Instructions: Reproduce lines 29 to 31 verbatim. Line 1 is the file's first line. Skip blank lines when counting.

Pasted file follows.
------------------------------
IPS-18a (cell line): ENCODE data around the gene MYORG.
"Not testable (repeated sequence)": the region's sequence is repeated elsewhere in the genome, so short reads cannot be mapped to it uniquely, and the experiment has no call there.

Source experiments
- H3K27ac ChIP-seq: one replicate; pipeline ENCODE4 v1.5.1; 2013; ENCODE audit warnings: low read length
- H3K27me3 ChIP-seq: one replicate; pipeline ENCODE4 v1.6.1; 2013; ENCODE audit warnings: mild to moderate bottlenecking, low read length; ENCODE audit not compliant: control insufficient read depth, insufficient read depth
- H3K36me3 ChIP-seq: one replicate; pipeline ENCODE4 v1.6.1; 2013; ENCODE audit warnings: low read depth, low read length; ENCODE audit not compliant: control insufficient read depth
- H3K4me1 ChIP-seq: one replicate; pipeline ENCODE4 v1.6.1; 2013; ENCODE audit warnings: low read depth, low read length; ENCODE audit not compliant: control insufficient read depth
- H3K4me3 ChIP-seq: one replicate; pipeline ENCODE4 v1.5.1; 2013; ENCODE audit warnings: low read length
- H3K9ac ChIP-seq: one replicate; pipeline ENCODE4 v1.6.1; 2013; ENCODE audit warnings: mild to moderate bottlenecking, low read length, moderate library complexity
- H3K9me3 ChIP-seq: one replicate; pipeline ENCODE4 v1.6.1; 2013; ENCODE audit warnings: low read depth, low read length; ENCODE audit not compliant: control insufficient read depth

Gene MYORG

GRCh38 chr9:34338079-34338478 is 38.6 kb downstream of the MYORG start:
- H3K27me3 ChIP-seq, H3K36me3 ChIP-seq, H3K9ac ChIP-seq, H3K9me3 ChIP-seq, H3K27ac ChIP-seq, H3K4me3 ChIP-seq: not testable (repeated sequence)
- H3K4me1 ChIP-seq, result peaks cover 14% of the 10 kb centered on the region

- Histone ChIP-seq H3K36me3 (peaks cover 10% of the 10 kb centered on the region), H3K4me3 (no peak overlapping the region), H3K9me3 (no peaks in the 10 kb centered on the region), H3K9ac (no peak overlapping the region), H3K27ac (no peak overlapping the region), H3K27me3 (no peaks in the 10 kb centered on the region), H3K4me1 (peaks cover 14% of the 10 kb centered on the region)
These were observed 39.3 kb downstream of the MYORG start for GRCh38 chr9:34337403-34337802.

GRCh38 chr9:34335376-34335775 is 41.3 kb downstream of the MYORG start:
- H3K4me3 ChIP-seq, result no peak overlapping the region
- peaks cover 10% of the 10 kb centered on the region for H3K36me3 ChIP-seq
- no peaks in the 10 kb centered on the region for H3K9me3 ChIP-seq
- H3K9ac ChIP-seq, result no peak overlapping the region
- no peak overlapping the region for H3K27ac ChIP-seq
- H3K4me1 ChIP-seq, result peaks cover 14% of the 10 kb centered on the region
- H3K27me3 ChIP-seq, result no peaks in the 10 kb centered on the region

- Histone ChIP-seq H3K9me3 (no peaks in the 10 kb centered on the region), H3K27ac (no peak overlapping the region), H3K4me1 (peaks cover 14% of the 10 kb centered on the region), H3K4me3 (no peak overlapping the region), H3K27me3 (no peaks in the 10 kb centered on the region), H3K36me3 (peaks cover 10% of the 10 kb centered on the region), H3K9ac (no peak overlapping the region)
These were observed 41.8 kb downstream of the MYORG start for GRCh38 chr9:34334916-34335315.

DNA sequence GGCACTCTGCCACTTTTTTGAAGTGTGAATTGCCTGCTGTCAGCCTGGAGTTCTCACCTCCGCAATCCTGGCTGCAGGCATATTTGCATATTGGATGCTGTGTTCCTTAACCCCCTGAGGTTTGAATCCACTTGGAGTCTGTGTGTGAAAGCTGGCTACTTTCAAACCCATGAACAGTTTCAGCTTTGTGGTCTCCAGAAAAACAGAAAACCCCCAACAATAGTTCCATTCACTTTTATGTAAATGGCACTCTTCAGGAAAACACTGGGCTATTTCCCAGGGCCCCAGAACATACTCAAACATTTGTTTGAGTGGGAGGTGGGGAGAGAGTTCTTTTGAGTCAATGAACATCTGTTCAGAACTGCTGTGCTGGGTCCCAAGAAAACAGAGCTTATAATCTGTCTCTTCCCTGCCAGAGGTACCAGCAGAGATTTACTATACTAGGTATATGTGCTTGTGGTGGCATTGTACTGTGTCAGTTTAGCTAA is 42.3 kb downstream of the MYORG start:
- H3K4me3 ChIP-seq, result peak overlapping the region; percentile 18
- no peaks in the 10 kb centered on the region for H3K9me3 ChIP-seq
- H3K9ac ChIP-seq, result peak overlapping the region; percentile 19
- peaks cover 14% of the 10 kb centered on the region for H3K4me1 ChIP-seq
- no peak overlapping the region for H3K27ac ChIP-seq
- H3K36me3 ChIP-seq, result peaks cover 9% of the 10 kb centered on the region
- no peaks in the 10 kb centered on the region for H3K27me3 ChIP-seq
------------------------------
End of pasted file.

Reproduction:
- no peaks in the 10 kb centered on the region for H3K9me3 ChIP-seq
- H3K9ac ChIP-seq, result peak overlapping the region; percentile 19
- peaks cover 14% of the 10 kb centered on the region for H3K4me1 ChIP-seq